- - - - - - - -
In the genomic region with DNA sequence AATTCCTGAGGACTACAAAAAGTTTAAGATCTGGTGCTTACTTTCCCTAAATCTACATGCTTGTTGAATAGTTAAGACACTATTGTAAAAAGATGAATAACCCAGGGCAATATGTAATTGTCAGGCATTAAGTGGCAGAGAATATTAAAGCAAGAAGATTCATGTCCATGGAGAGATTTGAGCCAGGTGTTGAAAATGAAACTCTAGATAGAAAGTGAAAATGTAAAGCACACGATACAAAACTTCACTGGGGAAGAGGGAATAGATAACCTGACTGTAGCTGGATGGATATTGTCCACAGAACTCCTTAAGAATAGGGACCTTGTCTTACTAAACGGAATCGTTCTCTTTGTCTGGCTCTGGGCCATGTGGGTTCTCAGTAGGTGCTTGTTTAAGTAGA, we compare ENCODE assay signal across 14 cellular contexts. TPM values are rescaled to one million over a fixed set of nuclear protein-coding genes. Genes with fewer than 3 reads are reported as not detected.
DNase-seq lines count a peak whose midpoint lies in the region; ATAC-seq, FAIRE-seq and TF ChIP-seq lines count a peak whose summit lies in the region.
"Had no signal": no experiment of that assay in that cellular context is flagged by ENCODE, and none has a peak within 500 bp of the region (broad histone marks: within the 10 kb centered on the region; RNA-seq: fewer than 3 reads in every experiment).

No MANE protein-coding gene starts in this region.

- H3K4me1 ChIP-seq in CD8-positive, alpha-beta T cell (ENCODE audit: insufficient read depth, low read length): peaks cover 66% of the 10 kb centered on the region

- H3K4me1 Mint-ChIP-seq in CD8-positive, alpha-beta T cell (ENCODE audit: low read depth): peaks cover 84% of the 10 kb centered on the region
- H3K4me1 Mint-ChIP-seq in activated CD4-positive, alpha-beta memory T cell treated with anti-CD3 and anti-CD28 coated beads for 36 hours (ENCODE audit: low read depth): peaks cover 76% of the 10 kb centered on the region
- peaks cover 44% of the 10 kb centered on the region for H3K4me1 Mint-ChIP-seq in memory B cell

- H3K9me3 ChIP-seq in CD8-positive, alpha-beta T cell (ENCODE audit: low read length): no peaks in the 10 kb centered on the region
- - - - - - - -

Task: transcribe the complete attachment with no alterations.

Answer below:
In the genomic region with DNA sequence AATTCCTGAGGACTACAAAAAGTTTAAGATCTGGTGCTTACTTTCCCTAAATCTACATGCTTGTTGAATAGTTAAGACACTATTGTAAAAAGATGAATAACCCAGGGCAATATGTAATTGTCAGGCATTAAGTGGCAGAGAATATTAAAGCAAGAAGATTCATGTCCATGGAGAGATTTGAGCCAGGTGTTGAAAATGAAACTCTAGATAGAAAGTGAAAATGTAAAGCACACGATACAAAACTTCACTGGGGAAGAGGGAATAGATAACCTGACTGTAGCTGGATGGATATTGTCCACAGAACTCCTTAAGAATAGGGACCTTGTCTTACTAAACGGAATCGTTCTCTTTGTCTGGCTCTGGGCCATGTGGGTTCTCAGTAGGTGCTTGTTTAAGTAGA, we compare ENCODE assay signal across 14 cellular contexts. TPM values are rescaled to one million over a fixed set of nuclear protein-coding genes. Genes with fewer than 3 reads are reported as not detected.
DNase-seq lines count a peak whose midpoint lies in the region; ATAC-seq, FAIRE-seq and TF ChIP-seq lines count a peak whose summit lies in the region.
"Had no signal": no experiment of that assay in that cellular context is flagged by ENCODE, and none has a peak within 500 bp of the region (broad histone marks: within the 10 kb centered on the region; RNA-seq: fewer than 3 reads in every experiment).

No MANE protein-coding gene starts in this region.

- H3K4me1 ChIP-seq in CD8-positive, alpha-beta T cell (ENCODE audit: insufficient read depth, low read length): peaks cover 66% of the 10 kb centered on the region

- H3K4me1 Mint-ChIP-seq in CD8-positive, alpha-beta T cell (ENCODE audit: low read depth): peaks cover 84% of the 10 kb centered on the region
- H3K4me1 Mint-ChIP-seq in activated CD4-positive, alpha-beta memory T cell treated with anti-CD3 and anti-CD28 coated beads for 36 hours (ENCODE audit: low read depth): peaks cover 76% of the 10 kb centered on the region
- peaks cover 44% of the 10 kb centered on the region for H3K4me1 Mint-ChIP-seq in memory B cell

- H3K9me3 ChIP-seq in CD8-positive, alpha-beta T cell (ENCODE audit: low read length): no peaks in the 10 kb centered on the region